When I first heard of it, I thought it might be something like an Amazon gift list, where people can buy the actual item, even from somewhere else, then tell the registry site that they bought it. To the practical side of me, it seems like it could be useful for large gifts like furniture, which to me seem hard to register for at a store. Also, for something like a spa visit or night out, it may be easier for non-local people than to try to get a gift certificate to a place you go to. I wouldn’t use it for smaller items, like a blender, etc. I think those would be better placed on a store registry, even if that means you have to pick a store to use for it. But it does seem like asking for cash, so I’m not sure how I feel about it. I would have a store registry even if I did do a registry like these, for those who do prefer to bring a gift, not cash.
Post # 11
I honestly don’t understand the point of sites where you can “register” for essentially cash – wouldn’t you rather just get a check? If you want $$$, just don’t register for gifts. Or only register for a handful/have parents and the bridal party tell people when they ask. People will get the idea, and then you don’t have a third party taking a percentage. Our registry had been picked clean well before the wedding, so people just gave us money, and there wasn’t a middleman to deal with.
That said, if this worked well for your friend I don’t see why it wouldn’t work for you. I don’t think it’s rude or anything… just maybe not necessary.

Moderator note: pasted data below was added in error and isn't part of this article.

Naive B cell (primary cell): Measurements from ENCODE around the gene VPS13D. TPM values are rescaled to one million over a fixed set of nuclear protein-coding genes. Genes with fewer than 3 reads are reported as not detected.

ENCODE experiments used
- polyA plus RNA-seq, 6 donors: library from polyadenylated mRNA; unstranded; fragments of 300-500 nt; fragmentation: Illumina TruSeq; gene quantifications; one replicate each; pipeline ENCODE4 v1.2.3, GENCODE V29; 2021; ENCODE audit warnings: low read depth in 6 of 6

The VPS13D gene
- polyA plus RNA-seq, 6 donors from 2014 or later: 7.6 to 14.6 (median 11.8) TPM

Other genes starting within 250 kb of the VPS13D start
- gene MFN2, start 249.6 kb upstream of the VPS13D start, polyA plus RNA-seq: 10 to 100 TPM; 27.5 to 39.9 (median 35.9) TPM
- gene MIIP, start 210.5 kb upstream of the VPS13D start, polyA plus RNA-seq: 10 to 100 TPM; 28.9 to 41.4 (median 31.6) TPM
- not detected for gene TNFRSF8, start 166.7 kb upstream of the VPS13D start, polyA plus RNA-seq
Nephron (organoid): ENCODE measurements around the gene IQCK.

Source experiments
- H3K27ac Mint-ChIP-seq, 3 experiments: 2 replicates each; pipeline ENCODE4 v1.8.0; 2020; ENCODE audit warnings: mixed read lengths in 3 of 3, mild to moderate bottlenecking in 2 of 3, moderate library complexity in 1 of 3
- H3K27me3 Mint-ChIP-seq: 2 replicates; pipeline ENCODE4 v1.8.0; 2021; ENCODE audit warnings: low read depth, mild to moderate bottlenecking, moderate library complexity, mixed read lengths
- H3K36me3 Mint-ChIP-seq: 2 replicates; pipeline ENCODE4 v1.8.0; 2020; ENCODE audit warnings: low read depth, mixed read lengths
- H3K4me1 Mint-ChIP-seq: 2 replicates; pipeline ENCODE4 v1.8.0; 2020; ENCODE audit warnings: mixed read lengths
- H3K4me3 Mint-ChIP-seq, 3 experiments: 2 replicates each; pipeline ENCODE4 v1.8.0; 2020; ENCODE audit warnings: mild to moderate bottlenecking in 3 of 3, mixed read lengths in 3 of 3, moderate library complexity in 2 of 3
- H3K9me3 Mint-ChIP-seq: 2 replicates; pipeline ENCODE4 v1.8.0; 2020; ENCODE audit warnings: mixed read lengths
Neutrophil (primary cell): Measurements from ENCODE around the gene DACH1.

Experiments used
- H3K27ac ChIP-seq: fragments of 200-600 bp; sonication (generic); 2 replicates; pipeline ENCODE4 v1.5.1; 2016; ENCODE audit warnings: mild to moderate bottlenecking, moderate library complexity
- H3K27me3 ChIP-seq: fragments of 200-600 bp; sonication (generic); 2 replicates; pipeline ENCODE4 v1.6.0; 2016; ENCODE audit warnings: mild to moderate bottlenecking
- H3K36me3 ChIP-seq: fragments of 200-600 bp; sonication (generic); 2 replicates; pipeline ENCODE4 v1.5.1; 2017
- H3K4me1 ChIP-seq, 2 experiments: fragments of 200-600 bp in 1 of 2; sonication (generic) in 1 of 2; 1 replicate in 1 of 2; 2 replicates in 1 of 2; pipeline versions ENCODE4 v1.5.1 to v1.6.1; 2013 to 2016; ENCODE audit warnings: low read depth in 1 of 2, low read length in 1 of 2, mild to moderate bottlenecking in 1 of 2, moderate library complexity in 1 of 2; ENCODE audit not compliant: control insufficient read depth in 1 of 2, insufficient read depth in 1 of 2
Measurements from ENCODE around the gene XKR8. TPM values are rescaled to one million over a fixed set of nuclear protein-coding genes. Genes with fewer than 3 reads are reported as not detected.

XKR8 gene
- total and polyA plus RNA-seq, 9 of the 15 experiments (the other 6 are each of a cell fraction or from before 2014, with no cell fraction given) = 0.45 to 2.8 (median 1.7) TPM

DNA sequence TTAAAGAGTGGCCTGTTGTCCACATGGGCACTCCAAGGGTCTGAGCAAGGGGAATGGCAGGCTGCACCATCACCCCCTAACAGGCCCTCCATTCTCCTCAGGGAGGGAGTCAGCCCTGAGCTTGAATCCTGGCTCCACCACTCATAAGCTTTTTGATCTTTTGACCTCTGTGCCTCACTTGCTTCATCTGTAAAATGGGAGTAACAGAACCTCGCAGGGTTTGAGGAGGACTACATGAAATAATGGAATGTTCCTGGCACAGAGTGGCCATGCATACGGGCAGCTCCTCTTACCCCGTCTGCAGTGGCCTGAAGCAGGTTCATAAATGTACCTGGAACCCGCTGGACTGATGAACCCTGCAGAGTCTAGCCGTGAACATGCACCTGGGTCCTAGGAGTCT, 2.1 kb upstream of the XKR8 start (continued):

Also, if you decide to do a small registry at a store – Bed and Bath were awesome about returns. Anything on the registry got us cash back.
Post # 12
First, I hear you on having kitchen/bath items already. My siblings got married at age 21 and got everything. I’m 31, not yet married and when I do, I certainly won’t need much in the way of traditional items because I already bought most of it myself.
That said, I prefer MeghanV’s method. Register for a small amount of things and have friends/family spread the word that you have many traditional household items already. This is because:
1. The sites take a fairly large percentage in my opinion. I had a friend who did this. I looked over the site and discovered they would take about 7.5% which was just ridiculous. I knew they were cash strapped and I opted to just write them a check they could put where they needed it most (e.g. rent) rather than hand over 7.5% to a random company.
2. It’s deceptive to sign up for these type sites if you are contemplating from the get go to not enjoy the experiences. If I had bought a dinnner/spa package for my friend, I would have asked about it when I saw her and been quite upset to discover they opted not to do it and cashed out instead.
But, you asked for wording, not reasons why to avoid it entirely. My cousin put on her website something along these lines: Thank you for asking, they have a small traditional registry here, but they already have many things and will be undertaking a kitchen renovation shortly as well. Unfortunately, Home Depot does not offer a registery option! (They did not directly ask for gift cards but strongly suggested it.) Of if you want to be more direct – thank you for asking, our registry at X is small because we already have many household items to start our life together. If you would like to help us with our dream honeymoon, we would be very grateful. (list site)